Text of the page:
You’re doing the best you can with your money situation, but somehow, you’re still barely staying afloat. Besides staying on top of your bills, you might have a mountain of debt to pay off — student loans, credit cards, and car payments. And maybe, because you’ve been struggling for some time, you’ve defaulted on your student loans.
The scary thing is that when it comes to your federal student loans, the government has a lot of clout and special ways to get the money that’s owed to them — like garnishing a portion of your wages without a court order, taking some of your tax refund, and even claiming a percentage of your Social Security benefits.
Yes, it’s scary. If you’ve defaulted on your student loans and are at risk for having your wages garnished, know that your back isn’t up against a wall. There are options to stop it from happening. But first, a quick overview:
What Is Wage Garnishment?
Typically, wage garnishment for your student loans happens when you’ve missed your student loans for nine months, and they go to default. When this occurs, the government has the right to take a percentage of your wages to repay the loan.
“Some people think that a wage garnishment means a lender can take the borrower’s entire paycheck,” says Adam Minsky, a student loan lawyer based in Boston and New York. “In most cases, the lender can only take a portion of the borrower’s pay. The specifics depend on whether the student loan is federal or private, and may also depend on the governing state law.”
For instance, in California the government can take up to 25% of your wages, or half the difference between your take-home pay and the federal minimum wage, whichever is less. In the state of New York, wage garnishment is the lesser of the two: up to 10% of your gross pay, or 25% of your take-home pay.
Here’s what you can do to dispute garnishment:
Request a Hearing
You can request a hearing to state your case as to why you don’t think you need to repay the loan. As Minsky explains, federal student loan borrowers have a right to request a hearing on the garnishment, and they can also try to resolve the default through a rehabilitation plan — which we’ll get into in just a bit.
“For private student lenders, there might be defenses that one can raise in response to the garnishment,” says Minsky. “But it’s fact-specific: Most garnishment actions for private loans will take place via state courts.” To see if it makes sense for you to request a hearing, you’ll want to talk to a legal professional, such as an attorney who specializes in student loans.
Look Into Loan Rehabilitation
With a loan rehabilitation, you’ll need to make nine consecutive on-time payments within 10 months. After you make five payments in a row, the government stops garnishing your payments. The good news is that the payment amount doesn’t have to be the same amount as your monthly payment before you defaulted — you can request lower payments so they’re more affordable.
See If You’re Eligible to Cancel Your Federal Student Loans
Under special circumstances, you might be able to have your federal student loans canceled. For instance, if your school shut down within 120 days of you leaving, your federal loans could be canceled. Or maybe you stopped attending and are owed a refund. You might also be able to cancel your student loans if you didn’t have a GED or high school diploma when you attended the school, and the school didn’t do its due diligence to verify that you had graduated high school.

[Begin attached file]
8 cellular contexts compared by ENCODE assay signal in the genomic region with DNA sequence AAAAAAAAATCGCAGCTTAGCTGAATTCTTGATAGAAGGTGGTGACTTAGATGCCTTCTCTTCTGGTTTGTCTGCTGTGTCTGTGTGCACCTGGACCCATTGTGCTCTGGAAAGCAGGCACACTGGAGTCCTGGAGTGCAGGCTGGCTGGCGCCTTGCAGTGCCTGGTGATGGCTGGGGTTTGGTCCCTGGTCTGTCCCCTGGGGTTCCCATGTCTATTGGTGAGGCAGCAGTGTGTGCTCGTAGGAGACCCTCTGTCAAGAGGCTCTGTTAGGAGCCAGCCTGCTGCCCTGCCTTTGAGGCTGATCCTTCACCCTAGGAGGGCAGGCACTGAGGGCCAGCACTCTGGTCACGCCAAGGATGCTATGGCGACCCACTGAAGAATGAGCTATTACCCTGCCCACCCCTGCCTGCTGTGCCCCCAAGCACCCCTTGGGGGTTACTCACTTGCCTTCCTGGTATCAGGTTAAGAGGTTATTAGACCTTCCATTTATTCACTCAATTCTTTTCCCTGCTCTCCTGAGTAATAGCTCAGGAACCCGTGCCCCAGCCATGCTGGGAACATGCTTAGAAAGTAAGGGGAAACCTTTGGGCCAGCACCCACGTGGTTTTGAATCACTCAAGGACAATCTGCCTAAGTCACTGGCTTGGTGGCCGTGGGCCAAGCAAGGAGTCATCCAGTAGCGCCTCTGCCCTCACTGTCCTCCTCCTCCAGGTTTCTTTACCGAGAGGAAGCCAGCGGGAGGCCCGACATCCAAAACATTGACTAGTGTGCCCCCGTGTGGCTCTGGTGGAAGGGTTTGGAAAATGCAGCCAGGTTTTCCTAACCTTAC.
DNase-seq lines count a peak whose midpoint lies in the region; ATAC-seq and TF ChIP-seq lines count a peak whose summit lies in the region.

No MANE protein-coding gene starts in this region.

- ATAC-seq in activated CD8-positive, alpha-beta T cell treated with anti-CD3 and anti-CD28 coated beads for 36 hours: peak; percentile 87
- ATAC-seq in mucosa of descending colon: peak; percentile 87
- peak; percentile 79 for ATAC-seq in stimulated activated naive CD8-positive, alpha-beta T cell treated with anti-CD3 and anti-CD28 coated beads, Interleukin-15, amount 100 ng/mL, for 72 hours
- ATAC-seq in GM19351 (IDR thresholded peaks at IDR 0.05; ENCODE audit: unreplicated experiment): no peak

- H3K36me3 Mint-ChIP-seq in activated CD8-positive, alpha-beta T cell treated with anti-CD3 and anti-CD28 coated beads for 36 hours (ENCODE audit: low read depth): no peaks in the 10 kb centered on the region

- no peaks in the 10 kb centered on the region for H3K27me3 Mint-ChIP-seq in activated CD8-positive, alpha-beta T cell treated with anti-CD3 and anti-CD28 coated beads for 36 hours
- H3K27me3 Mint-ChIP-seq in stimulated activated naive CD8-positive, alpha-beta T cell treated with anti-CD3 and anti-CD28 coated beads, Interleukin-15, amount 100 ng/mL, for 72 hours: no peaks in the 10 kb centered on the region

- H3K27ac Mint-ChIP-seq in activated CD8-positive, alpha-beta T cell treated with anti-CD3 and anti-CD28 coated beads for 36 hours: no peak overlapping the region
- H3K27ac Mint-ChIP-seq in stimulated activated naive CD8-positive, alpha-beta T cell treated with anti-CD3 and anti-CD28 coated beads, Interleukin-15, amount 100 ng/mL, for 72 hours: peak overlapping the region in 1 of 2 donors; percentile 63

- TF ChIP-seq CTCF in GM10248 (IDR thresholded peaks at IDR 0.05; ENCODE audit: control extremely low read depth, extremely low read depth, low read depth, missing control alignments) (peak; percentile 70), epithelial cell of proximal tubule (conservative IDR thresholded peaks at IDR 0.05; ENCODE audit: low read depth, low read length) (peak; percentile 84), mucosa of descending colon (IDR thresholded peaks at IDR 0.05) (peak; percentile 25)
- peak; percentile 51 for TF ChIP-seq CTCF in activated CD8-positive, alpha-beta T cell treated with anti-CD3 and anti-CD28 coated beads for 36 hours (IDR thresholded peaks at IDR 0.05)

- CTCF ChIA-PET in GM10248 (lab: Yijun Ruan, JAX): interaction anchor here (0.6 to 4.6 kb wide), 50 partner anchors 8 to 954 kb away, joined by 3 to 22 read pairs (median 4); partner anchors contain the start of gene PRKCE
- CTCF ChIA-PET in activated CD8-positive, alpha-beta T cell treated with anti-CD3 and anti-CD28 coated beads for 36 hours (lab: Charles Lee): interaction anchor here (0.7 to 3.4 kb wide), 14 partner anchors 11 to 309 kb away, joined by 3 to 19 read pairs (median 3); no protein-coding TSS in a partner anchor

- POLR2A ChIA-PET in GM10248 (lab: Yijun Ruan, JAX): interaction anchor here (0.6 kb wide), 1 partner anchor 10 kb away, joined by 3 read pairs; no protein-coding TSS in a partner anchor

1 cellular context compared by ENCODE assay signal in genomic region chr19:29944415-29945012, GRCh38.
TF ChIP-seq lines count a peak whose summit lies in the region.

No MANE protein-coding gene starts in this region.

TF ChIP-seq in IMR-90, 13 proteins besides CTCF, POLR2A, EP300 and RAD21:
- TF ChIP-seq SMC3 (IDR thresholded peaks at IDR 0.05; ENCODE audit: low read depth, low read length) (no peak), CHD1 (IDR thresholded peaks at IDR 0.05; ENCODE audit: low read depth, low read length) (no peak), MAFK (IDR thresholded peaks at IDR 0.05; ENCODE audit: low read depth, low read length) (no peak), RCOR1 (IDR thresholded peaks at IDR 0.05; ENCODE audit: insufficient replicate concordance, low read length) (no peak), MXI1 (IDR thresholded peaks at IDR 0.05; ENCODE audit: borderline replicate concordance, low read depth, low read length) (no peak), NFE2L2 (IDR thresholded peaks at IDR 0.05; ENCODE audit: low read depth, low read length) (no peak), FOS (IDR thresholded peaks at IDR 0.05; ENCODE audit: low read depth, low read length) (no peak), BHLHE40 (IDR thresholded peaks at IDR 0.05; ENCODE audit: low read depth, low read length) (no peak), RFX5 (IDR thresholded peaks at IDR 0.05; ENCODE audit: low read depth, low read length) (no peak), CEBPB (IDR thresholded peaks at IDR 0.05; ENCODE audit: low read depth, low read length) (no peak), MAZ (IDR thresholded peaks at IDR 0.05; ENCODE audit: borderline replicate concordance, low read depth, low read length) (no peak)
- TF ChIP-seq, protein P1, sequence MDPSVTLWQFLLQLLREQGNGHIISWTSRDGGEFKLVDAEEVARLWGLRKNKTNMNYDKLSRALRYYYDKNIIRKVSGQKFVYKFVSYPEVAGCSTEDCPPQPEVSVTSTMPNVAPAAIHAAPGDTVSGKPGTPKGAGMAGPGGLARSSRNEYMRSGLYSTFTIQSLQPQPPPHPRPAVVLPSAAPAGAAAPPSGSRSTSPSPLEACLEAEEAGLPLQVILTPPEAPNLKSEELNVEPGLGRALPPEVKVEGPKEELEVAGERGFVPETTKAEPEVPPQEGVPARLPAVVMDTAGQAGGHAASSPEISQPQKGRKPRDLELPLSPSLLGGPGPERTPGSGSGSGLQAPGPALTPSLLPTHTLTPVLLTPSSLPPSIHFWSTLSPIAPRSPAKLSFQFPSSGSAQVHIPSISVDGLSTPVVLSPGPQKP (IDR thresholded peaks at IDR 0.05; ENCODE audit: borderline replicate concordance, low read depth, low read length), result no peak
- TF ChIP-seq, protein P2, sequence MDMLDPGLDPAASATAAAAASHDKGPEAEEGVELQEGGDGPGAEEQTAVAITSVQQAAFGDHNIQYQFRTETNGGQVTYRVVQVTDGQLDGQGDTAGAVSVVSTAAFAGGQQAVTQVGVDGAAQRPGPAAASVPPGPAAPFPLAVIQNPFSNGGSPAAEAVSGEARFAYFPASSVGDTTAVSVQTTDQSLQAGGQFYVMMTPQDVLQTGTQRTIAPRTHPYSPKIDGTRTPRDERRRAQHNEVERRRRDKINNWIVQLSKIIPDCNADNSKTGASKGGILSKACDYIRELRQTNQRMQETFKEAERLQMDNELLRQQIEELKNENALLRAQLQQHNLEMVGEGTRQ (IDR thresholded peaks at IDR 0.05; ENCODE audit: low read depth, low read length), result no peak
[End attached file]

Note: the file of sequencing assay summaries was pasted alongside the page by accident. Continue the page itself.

What’s more, some or all of your federal student loans might be discharged if your school violated a law, or misled you in some way. You might also have your student loans canceled if you become totally and permanently disabled.
To see if you’re eligible for having your federal loans discharged, you’ll need to submit the required paperwork directly to either the Department of Education, the debt collections agency, or the loan servicer. You can also try to make a go of it on your own and file a dispute. The Debt Collective has some useful information and tools to help you file a dispute.
Get Out of Default
To get your loans out of default, you can reach out to the Department of Education or whichever party oversees your debt collections. You can check the Department of Education’s National Student Loan Data System (NSLDS) to gather information about your loans. You might want to consider consolidating your loans, which means lumping all your federal loans into a single one. In turn, you only make one payment. However, if your wages are currently being garnished, you won’t be able to consolidate your debt.
You might also want to consider reaching a settlement to pay off your student debt. It might prove tricky to land on an amount that is a win-win for both parties. What’s more, you’ll most likely need a sizable chunk of money to offer as an initial payment.
Avoid Going Into Default in the First Place
Of course, avoiding defaulting on your student loans at all would be best. Look into your student loan repayment options to see which ones you qualify for, and which ones would be the best fit for your situation. You might also want to look into refinancing and see if you qualify for public service loan forgiveness. By fully exploring your options, you’ll have an easier time making your payments and can steer clear of defaulting altogether.
If you’ve defaulted on your student loans, know that you can take steps to avoid the government claiming a portion of your take-home pay. By knowing your options and doing a bit of homework, you can prevent wage garnishment from happening. If you have specific questions, seek counsel from a student debt specialist or legal professional.